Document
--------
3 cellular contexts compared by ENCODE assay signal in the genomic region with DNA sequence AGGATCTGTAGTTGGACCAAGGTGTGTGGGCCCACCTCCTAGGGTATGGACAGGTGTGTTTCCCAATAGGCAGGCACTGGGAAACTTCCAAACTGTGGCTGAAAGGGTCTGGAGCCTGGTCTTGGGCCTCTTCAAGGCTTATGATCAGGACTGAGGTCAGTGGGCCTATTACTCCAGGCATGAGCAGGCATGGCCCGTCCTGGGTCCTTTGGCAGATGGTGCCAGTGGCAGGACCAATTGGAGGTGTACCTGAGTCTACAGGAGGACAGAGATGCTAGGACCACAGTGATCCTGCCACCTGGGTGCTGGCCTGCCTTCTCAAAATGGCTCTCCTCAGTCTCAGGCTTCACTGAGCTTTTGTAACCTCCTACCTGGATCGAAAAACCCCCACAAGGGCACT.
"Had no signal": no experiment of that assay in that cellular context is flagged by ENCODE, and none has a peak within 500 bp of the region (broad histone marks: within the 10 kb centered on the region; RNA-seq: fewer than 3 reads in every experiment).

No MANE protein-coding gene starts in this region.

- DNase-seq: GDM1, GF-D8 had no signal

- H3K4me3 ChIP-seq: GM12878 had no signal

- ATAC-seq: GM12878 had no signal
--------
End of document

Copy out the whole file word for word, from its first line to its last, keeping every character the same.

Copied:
3 cellular contexts compared by ENCODE assay signal in the genomic region with DNA sequence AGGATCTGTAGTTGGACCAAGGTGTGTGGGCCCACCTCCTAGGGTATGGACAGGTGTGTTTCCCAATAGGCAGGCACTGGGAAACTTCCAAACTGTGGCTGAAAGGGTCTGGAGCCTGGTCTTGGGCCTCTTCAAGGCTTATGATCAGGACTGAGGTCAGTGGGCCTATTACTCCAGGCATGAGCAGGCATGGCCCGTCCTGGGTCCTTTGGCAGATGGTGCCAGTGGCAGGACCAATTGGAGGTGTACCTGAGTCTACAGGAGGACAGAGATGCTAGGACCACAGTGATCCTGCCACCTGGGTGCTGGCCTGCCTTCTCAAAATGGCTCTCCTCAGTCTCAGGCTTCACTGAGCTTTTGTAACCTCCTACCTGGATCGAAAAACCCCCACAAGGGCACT.
"Had no signal": no experiment of that assay in that cellular context is flagged by ENCODE, and none has a peak within 500 bp of the region (broad histone marks: within the 10 kb centered on the region; RNA-seq: fewer than 3 reads in every experiment).

No MANE protein-coding gene starts in this region.

- DNase-seq: GDM1, GF-D8 had no signal

- H3K4me3 ChIP-seq: GM12878 had no signal

- ATAC-seq: GM12878 had no signal